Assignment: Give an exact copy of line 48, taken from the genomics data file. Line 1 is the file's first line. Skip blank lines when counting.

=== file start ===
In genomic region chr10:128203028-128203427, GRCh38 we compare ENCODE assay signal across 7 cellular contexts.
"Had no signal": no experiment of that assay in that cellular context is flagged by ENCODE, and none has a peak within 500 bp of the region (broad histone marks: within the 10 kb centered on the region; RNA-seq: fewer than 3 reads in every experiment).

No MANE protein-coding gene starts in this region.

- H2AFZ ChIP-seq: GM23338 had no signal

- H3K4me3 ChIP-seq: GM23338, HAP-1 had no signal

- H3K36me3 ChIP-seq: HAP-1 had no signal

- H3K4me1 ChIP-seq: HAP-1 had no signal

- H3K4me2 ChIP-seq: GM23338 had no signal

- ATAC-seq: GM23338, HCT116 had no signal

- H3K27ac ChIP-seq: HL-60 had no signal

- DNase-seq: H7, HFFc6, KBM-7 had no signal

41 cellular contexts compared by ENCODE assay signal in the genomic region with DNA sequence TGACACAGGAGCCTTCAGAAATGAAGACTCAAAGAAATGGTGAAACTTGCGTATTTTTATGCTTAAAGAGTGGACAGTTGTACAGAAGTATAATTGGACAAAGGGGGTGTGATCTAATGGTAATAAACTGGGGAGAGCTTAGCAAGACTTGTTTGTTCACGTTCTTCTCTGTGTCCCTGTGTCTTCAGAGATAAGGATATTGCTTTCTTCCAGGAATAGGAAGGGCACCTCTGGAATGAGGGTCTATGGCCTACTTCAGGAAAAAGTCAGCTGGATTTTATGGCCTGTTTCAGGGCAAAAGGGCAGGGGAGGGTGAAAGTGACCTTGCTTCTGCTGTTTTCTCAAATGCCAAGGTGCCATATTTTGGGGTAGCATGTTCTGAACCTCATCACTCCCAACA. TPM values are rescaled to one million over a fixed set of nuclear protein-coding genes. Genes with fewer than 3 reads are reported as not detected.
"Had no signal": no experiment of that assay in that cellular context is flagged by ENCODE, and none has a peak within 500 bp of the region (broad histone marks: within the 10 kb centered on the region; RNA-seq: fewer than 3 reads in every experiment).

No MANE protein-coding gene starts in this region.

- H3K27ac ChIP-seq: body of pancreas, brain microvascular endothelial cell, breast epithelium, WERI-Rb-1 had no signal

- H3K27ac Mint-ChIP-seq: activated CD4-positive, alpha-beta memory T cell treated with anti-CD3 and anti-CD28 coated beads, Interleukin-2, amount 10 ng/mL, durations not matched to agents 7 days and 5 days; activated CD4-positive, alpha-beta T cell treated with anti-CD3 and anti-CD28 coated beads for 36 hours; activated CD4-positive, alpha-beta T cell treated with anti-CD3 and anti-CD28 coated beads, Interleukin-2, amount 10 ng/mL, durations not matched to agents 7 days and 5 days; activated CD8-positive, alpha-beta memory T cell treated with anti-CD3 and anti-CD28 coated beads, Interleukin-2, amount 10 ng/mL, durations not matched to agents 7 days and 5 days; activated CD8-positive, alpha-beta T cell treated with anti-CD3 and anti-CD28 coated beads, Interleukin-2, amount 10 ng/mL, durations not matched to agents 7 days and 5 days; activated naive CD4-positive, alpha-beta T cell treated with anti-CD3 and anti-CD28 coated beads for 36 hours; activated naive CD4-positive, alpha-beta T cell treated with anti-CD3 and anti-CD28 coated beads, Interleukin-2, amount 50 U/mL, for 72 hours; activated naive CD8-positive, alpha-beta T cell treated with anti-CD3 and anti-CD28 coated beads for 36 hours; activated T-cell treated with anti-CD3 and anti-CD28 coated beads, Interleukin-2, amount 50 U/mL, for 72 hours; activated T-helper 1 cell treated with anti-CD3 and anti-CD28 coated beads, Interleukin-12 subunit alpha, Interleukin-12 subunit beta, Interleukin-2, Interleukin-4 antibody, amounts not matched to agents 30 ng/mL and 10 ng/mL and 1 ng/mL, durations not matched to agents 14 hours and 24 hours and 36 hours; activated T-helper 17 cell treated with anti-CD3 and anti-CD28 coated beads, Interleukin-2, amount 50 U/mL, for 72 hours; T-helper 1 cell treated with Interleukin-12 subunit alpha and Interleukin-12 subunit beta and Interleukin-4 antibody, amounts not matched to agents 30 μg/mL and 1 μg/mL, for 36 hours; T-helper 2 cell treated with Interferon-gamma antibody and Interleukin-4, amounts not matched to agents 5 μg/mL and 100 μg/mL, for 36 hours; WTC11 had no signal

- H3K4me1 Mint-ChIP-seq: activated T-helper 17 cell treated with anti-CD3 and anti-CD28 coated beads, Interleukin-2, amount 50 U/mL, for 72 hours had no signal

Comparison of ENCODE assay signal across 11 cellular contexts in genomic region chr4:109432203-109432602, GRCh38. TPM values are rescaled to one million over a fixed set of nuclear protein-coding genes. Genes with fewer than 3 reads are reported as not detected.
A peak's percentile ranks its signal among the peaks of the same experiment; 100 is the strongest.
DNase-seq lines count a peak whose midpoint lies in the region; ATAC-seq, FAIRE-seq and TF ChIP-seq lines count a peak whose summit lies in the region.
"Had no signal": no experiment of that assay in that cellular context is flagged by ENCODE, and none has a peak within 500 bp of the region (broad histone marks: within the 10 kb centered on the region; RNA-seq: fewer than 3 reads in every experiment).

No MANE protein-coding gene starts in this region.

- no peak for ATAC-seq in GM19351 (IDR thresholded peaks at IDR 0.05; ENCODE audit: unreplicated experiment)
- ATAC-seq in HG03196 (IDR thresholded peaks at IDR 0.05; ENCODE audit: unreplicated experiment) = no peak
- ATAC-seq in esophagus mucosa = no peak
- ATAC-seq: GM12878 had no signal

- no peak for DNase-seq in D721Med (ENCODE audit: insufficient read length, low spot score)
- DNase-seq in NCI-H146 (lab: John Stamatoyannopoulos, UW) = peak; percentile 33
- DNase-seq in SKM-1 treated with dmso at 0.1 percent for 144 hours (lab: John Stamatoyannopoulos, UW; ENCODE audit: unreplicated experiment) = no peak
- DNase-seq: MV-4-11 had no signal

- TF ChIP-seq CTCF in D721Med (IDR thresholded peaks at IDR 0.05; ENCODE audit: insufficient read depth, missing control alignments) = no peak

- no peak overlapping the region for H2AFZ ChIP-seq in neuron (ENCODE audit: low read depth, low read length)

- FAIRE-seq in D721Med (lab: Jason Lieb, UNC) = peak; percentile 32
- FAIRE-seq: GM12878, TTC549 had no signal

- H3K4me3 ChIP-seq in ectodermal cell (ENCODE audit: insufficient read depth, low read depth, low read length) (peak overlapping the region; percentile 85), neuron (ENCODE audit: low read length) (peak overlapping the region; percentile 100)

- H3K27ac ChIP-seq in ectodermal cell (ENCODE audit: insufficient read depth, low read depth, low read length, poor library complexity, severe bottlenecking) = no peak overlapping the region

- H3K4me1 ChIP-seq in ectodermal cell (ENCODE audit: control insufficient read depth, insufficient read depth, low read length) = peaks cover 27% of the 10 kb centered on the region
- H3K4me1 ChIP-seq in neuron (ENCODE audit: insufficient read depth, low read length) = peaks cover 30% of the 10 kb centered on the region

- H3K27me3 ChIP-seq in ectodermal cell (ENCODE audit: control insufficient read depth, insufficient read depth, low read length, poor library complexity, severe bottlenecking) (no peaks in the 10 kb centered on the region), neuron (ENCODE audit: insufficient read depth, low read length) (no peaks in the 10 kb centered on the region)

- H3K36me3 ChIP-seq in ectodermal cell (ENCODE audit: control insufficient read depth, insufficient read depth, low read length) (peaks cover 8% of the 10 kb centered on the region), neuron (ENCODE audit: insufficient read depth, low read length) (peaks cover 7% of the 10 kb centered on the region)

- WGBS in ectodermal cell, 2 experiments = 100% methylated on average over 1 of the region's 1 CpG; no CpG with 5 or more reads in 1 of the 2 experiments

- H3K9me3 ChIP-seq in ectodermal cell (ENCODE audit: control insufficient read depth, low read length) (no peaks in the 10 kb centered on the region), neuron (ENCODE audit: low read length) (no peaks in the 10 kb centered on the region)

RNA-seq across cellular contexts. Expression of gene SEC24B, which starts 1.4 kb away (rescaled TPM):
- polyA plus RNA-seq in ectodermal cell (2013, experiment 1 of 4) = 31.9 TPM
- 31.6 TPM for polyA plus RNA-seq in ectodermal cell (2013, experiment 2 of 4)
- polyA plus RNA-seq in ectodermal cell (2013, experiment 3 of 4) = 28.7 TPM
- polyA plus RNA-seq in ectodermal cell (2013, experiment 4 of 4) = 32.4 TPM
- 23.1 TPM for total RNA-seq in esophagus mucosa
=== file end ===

- 23.1 TPM for total RNA-seq in esophagus mucosa